Bali, An Obsession with Water

Bakso Cart

Bakso Cart

Dewa, our driver,  ran towards the kiosk-cart. It was time for his lunch. “Give me a shout, when you guys have seen the palace. I am just around.” We turned around to see where he headed for.

“Bakso Babi 100% Haram” read the signage on top of a cart. Babi means pork; and bakso, meatballs with broth. No wonder he ran like a predator about the ambush a sitting duck.  I wondered the feasibility of such marketing ploy in the Jakarta or Dubai!

The Ujung Water Palace was located, five kilometres from Amalapura, in the village of Seraya. Raja of Kargasem had built the palace. He was the same king who had built Taman Tirta Gangga Palace.  (Read here – https://biswadarshan.com/2014/12/29/a-dip-in-balinese-ganges/ ). May be, His Highness had developed a set of gills.

Ujung Water Palace

Ujung Water Palace

The site was built around an original pool called the Dirah pool, which was an exile for black magic practitioners.  Two other pools were built along with the palace at the centre. Its construction was completed in 1921. During the Dutch rule, the palace was opened to public and was promoted as the Royal Water Garden Complex.

Just after us, a group of schoolchildren entered the palace grounds. They must have been on a field trip.  As essential the school trip was for the kids and their exposure to their heritage, it was not a picture perfect scenario for us, opportunistic tourists. It was pointless to rush, as it they swarmed like locusts. We just gave in. They were a part of the experience, I guess.

A while later, we saw that the children had lost interest in the palace and its pools, instead they congregated under a tree.  It was time for their lunch. Phew! It was a picnic and not really a tour.

To the east of the palace were paddy fields. It reminded me of the rice fields, Jatiluwih . We had driven by the village to catch a glimpse. These rice fields were a testimony of the traditional subak irrigation. Subak meant a co-operative. The people of the village managed it. Under the subak system, the canals were linked to the mountain temples with lakes. In Western Bali, the responsible temple was Pura Batu Kau; and  the temple Pura Ulun Danu, the north, east and south of Bali.

The terraced rice fields have been declared a UNESCO World Heritage site in 2012. Sadly, with rampant urbanisation and with over-exposure to tourism, the terrace fields have faced a lot of difficulty.  Main reason being, the farmers themselves were responsible for the upkeep of the ancient irrigation system. If only, the future were not that bleak…

A short hike to the top of the Bukit Bisbis, a hill to the north of the palace, added some perspective to our trip.  The Ujung beach and the Bali Sea lay in front of us. We realised why the place was associated with magic; for us it was the view – for Dewa , Bakso.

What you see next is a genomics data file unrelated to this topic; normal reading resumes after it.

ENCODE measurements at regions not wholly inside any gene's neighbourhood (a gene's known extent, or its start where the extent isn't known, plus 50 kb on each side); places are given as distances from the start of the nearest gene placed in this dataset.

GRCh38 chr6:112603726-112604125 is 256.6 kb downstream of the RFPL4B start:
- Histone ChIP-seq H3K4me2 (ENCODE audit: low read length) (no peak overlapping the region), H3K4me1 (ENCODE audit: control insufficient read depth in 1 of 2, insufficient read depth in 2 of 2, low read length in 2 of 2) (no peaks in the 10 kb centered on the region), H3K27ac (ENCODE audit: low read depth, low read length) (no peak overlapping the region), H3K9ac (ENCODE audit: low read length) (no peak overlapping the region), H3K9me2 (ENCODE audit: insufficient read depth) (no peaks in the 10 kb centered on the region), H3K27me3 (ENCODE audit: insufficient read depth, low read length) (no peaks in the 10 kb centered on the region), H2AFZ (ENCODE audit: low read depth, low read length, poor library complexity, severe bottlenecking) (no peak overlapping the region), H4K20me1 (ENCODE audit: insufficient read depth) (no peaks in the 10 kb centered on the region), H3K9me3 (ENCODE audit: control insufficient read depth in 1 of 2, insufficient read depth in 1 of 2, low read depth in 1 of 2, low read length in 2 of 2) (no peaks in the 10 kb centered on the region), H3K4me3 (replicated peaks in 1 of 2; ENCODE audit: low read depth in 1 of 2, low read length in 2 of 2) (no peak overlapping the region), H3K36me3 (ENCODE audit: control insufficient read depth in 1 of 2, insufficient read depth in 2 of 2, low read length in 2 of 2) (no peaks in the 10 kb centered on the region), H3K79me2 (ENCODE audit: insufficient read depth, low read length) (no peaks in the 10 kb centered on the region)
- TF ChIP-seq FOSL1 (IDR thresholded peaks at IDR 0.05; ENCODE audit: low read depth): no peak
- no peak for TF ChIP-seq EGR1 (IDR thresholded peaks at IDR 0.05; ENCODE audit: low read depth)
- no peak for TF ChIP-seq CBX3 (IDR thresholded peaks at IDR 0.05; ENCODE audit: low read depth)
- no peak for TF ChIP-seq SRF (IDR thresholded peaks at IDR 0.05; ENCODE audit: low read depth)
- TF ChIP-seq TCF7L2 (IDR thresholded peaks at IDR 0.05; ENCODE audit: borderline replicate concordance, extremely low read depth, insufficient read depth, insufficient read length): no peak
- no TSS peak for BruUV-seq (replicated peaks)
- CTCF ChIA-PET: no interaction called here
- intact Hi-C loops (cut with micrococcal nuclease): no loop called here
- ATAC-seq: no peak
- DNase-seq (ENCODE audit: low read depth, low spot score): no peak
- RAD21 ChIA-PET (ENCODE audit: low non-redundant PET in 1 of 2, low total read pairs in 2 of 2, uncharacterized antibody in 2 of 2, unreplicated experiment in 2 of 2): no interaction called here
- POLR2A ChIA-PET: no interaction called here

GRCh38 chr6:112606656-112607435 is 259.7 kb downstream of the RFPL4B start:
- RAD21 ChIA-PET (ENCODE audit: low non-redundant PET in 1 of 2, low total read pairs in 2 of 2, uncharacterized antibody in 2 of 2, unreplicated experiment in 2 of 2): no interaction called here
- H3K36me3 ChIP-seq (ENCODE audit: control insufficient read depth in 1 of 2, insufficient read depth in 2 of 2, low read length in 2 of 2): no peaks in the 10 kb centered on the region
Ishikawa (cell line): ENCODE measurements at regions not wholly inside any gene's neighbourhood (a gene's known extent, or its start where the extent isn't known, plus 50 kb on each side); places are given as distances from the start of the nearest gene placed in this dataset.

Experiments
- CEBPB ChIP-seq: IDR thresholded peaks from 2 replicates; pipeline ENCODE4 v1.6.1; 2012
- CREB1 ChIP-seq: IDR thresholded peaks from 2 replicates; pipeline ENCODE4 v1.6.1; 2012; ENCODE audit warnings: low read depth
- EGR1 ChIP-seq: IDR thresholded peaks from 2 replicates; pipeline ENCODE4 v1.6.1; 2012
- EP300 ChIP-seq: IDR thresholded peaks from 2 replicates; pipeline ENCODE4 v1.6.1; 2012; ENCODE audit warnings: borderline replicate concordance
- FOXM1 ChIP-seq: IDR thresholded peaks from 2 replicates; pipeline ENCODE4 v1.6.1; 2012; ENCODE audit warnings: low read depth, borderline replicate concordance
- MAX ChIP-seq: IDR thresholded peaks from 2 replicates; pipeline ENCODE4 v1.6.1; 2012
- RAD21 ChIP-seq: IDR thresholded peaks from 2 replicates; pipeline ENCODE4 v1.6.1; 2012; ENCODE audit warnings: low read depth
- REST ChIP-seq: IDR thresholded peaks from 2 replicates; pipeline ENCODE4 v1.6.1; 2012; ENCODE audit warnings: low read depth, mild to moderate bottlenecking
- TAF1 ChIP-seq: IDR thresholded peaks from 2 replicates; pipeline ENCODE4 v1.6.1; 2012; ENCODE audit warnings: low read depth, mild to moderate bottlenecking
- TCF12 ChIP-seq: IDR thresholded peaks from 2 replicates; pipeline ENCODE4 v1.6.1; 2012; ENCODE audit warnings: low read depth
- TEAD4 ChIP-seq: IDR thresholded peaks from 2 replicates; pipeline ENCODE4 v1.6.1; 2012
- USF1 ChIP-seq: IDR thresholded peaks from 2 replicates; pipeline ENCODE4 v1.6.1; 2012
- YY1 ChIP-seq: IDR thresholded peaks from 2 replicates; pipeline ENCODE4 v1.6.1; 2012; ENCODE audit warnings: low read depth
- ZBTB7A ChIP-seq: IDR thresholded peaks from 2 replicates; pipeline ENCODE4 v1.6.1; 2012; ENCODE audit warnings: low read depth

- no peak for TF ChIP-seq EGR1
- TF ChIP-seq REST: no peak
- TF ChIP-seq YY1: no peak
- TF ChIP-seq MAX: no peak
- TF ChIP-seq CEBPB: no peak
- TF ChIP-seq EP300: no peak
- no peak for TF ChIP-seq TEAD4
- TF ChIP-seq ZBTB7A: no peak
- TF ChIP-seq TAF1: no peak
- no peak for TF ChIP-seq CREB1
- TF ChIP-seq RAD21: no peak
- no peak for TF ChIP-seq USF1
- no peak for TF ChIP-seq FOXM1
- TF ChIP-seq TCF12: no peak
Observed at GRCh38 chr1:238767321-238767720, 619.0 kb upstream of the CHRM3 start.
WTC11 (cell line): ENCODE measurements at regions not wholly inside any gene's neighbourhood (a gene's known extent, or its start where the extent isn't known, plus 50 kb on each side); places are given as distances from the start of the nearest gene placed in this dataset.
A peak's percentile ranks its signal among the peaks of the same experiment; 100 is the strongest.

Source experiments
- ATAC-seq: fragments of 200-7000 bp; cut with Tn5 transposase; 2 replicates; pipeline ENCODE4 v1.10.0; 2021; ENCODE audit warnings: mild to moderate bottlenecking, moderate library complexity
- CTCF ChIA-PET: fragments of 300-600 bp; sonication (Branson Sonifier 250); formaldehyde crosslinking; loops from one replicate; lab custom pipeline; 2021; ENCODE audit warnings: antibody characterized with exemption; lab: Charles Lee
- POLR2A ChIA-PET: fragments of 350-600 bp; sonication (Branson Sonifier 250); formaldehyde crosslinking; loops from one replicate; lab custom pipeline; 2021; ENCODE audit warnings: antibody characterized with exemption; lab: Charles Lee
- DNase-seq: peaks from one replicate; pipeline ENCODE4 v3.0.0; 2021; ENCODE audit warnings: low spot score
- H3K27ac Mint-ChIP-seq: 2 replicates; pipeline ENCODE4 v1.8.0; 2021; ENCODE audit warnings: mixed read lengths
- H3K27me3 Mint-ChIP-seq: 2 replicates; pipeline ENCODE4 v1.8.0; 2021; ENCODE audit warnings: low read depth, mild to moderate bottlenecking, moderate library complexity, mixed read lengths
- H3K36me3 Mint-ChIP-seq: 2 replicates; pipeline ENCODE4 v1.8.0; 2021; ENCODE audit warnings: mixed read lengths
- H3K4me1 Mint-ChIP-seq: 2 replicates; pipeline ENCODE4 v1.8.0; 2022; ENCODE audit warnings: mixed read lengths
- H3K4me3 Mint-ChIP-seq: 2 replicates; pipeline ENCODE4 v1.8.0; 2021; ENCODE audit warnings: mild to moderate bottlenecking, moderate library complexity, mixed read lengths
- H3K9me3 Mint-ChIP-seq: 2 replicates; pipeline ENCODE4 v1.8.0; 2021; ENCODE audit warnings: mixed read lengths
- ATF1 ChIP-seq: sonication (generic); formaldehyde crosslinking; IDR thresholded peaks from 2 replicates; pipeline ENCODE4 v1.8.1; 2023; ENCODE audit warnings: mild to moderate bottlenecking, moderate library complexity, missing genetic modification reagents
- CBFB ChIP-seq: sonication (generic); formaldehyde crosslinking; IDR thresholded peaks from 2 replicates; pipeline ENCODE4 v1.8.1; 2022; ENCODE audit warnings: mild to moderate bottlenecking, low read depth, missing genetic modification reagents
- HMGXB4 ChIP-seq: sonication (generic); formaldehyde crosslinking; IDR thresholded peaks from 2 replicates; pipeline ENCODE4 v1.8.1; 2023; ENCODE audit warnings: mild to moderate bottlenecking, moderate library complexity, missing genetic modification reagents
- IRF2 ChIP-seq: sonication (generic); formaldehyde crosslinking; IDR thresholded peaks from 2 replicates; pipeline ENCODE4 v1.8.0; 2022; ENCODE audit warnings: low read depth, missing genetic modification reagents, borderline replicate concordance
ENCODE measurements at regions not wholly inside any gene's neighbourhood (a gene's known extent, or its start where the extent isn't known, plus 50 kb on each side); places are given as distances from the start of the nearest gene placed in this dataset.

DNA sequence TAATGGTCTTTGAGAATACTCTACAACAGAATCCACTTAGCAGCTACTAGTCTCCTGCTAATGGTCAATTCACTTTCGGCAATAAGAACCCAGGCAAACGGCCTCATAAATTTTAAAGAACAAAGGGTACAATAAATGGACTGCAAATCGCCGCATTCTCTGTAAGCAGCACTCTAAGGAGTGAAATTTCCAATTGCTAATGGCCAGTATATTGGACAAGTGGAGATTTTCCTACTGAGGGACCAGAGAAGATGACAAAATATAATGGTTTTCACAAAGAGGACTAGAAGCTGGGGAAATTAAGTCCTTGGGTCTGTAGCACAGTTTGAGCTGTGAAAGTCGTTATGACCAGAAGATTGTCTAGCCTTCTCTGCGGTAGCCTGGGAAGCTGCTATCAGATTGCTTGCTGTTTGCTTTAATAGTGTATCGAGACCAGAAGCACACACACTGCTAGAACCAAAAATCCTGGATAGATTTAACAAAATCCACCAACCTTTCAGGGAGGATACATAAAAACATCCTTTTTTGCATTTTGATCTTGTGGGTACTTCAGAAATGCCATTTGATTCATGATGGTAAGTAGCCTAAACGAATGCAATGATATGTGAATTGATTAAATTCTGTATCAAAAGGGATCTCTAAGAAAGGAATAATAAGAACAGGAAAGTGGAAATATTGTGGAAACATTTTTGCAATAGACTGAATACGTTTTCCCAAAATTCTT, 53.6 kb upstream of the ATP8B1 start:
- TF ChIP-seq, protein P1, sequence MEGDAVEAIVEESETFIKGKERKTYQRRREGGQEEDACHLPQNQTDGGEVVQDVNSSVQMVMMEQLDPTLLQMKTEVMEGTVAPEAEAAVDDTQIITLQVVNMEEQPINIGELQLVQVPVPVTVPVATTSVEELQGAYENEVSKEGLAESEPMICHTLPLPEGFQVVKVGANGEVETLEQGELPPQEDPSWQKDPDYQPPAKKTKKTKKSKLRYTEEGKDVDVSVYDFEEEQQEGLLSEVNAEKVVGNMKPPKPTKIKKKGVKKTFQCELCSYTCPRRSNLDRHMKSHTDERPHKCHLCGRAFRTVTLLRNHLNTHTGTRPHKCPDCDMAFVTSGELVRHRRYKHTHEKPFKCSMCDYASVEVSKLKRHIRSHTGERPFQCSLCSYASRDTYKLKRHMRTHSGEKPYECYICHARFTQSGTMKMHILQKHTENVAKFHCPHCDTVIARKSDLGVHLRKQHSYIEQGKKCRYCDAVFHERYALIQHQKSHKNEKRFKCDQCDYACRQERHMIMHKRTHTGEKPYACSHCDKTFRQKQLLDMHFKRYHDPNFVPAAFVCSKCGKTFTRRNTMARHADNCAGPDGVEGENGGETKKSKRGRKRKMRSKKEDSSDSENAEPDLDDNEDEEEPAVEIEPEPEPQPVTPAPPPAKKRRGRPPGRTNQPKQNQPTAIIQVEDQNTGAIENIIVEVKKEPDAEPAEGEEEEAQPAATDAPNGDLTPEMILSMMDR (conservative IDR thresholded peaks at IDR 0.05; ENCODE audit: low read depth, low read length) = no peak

————

P.S – Thanks to Shannon Kretschmer, (http://www.capture-the-spirit-photography.com/),for being my travel partner  and for sharing his images.

Terraced Rice Fields

Terraced Rice Fields

Subak Irrigation

Subak Irrigation

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Ujung Water Palace

Ujung Water Palace

Ujung Water Palace

Ujung Water Palace

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Ujung Water Palace complex

Ujung Water Palace Complex

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9 responses to “Bali, An Obsession with Water

  1. BLaine Robert Parker

    SHANTI

    Liked by 1 person

  2. Lovely… looks to be a serene place 🙂

    Liked by 2 people

  3. Kedar Narayan Mohanty

    Water palace complex must be very interesting.Its nice that the Subak irrigation system works for the terrace rice field and now it’s backed by UNESCO. You may be knowing in Koraput,we do have terrace rice cultivation practised by Adibasis mostly depending on Rain-God.

    Like

    • The Water Palace is a spot best enjoyed on a summer day. UNESCO status is a double edged sword ; it encourages more tourist exposure possibly making a place more commercial. More commercialisation might mean, if not managed, farmers giving up their land for resorts and hotels – and a death to subak irrigation.
      Yes,I have heard of the rice terraces from Koraput. Sadly, I have never been there. Its on my list. As per my knowledge, Southern Odisha used to be self sufficient but thanks to the death of the traditional water harvesting practices those districts are prone to drought. Poor adivasis always are at a disadvantage.

      Like

  4. The place is beautiful. I think your next post should be how you manage to travel so much :D. I mean how do you manage the time & finances. 😉

    Like

    • Its is a beautiful place. I manage to travel because of my aviation job and also a bit of planning. The best way to plan a trip is keep aside a certain amount every month in a vacation account. And about time – focus on travelling to a new place rather than visiting friends or relatives. In fact, you can plan a trip with like minded people. Just a little adjustment in lifestyle, you’ll cover more of the globe in the coming years.

      Liked by 1 person

  5. Pingback: Meanwhile in Balinese Avalon | L i m i t l e s s S k i e s

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